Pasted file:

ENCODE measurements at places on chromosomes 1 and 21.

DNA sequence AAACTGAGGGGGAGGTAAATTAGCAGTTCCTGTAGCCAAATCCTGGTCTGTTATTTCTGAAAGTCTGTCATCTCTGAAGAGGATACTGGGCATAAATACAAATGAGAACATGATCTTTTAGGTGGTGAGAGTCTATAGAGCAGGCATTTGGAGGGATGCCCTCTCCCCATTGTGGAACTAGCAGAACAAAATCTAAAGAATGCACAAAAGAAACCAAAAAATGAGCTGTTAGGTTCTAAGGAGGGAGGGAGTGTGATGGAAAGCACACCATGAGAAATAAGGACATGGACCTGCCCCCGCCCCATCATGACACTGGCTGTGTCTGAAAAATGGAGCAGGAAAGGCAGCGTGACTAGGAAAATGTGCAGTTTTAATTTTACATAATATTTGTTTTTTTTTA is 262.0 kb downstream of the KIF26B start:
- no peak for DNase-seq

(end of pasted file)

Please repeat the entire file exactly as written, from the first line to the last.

ENCODE measurements at places on chromosomes 1 and 21.

DNA sequence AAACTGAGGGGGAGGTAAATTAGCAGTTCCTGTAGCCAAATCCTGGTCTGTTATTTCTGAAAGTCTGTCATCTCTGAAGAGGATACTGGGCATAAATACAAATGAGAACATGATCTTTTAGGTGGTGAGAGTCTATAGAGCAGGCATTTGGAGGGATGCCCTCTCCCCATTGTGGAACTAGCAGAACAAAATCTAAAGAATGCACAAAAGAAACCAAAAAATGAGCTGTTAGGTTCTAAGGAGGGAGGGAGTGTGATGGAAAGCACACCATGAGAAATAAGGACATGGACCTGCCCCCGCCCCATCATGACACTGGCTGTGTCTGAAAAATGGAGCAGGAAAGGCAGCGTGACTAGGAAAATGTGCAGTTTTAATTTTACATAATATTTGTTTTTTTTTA is 262.0 kb downstream of the KIF26B start:
- no peak for DNase-seq